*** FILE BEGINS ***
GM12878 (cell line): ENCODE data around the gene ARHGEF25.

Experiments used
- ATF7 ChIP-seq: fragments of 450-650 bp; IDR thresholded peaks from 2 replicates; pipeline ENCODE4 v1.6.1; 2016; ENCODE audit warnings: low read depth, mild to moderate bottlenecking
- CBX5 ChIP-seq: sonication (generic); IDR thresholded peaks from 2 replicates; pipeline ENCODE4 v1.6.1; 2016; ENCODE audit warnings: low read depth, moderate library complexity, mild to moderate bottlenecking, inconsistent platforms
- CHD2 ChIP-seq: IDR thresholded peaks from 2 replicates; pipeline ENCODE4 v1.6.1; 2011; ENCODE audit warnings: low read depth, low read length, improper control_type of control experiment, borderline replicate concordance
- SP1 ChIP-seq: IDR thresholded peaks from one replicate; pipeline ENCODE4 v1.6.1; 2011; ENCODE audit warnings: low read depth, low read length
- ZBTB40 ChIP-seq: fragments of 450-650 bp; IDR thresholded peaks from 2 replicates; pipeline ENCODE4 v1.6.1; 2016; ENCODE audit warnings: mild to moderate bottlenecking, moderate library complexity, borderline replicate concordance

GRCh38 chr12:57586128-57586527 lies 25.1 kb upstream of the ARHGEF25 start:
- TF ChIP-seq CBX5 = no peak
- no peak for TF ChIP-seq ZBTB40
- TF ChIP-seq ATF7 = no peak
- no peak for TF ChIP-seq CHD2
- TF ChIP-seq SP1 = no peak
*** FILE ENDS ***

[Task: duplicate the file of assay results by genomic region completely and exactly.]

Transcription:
GM12878 (cell line): ENCODE data around the gene ARHGEF25.

Experiments used
- ATF7 ChIP-seq: fragments of 450-650 bp; IDR thresholded peaks from 2 replicates; pipeline ENCODE4 v1.6.1; 2016; ENCODE audit warnings: low read depth, mild to moderate bottlenecking
- CBX5 ChIP-seq: sonication (generic); IDR thresholded peaks from 2 replicates; pipeline ENCODE4 v1.6.1; 2016; ENCODE audit warnings: low read depth, moderate library complexity, mild to moderate bottlenecking, inconsistent platforms
- CHD2 ChIP-seq: IDR thresholded peaks from 2 replicates; pipeline ENCODE4 v1.6.1; 2011; ENCODE audit warnings: low read depth, low read length, improper control_type of control experiment, borderline replicate concordance
- SP1 ChIP-seq: IDR thresholded peaks from one replicate; pipeline ENCODE4 v1.6.1; 2011; ENCODE audit warnings: low read depth, low read length
- ZBTB40 ChIP-seq: fragments of 450-650 bp; IDR thresholded peaks from 2 replicates; pipeline ENCODE4 v1.6.1; 2016; ENCODE audit warnings: mild to moderate bottlenecking, moderate library complexity, borderline replicate concordance

GRCh38 chr12:57586128-57586527 lies 25.1 kb upstream of the ARHGEF25 start:
- TF ChIP-seq CBX5 = no peak
- no peak for TF ChIP-seq ZBTB40
- TF ChIP-seq ATF7 = no peak
- no peak for TF ChIP-seq CHD2
- TF ChIP-seq SP1 = no peak